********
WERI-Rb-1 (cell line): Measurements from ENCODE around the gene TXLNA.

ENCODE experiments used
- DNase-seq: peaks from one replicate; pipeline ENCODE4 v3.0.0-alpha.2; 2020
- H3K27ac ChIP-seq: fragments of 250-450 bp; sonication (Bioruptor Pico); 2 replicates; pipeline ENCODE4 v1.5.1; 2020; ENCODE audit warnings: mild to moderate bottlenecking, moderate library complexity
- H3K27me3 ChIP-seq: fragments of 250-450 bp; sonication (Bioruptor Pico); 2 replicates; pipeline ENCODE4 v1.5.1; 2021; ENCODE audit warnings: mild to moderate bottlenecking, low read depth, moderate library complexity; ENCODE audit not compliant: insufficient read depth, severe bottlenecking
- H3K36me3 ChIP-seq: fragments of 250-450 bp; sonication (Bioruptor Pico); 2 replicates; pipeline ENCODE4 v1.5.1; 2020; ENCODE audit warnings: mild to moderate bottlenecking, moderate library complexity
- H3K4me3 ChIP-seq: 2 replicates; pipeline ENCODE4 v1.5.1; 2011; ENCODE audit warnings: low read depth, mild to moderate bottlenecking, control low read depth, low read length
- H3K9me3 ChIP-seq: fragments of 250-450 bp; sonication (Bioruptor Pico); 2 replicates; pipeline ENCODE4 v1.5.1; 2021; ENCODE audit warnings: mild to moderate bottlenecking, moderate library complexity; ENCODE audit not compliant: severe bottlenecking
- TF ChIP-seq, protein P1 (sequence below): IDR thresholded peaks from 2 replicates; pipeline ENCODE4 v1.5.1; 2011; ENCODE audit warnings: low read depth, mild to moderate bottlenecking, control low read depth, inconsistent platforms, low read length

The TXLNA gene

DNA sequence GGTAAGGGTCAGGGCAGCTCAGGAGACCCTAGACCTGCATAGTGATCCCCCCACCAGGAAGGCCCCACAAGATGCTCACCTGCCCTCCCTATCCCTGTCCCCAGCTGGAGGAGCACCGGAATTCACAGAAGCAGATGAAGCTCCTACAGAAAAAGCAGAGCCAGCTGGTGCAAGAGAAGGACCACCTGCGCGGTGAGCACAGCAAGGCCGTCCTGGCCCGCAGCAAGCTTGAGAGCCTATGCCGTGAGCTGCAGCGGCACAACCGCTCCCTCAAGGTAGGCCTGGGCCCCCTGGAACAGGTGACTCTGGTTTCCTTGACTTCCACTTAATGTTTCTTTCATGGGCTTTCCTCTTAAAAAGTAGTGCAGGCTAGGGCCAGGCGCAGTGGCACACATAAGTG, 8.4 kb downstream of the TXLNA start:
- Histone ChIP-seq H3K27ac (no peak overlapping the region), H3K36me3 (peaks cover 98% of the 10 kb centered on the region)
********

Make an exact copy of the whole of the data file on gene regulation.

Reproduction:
WERI-Rb-1 (cell line): Measurements from ENCODE around the gene TXLNA.

ENCODE experiments used
- DNase-seq: peaks from one replicate; pipeline ENCODE4 v3.0.0-alpha.2; 2020
- H3K27ac ChIP-seq: fragments of 250-450 bp; sonication (Bioruptor Pico); 2 replicates; pipeline ENCODE4 v1.5.1; 2020; ENCODE audit warnings: mild to moderate bottlenecking, moderate library complexity
- H3K27me3 ChIP-seq: fragments of 250-450 bp; sonication (Bioruptor Pico); 2 replicates; pipeline ENCODE4 v1.5.1; 2021; ENCODE audit warnings: mild to moderate bottlenecking, low read depth, moderate library complexity; ENCODE audit not compliant: insufficient read depth, severe bottlenecking
- H3K36me3 ChIP-seq: fragments of 250-450 bp; sonication (Bioruptor Pico); 2 replicates; pipeline ENCODE4 v1.5.1; 2020; ENCODE audit warnings: mild to moderate bottlenecking, moderate library complexity
- H3K4me3 ChIP-seq: 2 replicates; pipeline ENCODE4 v1.5.1; 2011; ENCODE audit warnings: low read depth, mild to moderate bottlenecking, control low read depth, low read length
- H3K9me3 ChIP-seq: fragments of 250-450 bp; sonication (Bioruptor Pico); 2 replicates; pipeline ENCODE4 v1.5.1; 2021; ENCODE audit warnings: mild to moderate bottlenecking, moderate library complexity; ENCODE audit not compliant: severe bottlenecking
- TF ChIP-seq, protein P1 (sequence below): IDR thresholded peaks from 2 replicates; pipeline ENCODE4 v1.5.1; 2011; ENCODE audit warnings: low read depth, mild to moderate bottlenecking, control low read depth, inconsistent platforms, low read length

The TXLNA gene

DNA sequence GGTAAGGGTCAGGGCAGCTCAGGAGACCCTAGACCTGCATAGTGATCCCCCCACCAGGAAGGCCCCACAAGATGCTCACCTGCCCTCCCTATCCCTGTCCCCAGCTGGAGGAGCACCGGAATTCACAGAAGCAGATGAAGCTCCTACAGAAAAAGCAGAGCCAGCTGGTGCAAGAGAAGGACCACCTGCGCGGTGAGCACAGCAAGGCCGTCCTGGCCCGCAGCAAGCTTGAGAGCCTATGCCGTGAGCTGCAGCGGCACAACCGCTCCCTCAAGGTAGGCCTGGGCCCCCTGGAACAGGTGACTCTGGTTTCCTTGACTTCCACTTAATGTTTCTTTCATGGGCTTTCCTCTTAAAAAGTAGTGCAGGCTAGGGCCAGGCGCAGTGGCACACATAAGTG, 8.4 kb downstream of the TXLNA start:
- Histone ChIP-seq H3K27ac (no peak overlapping the region), H3K36me3 (peaks cover 98% of the 10 kb centered on the region)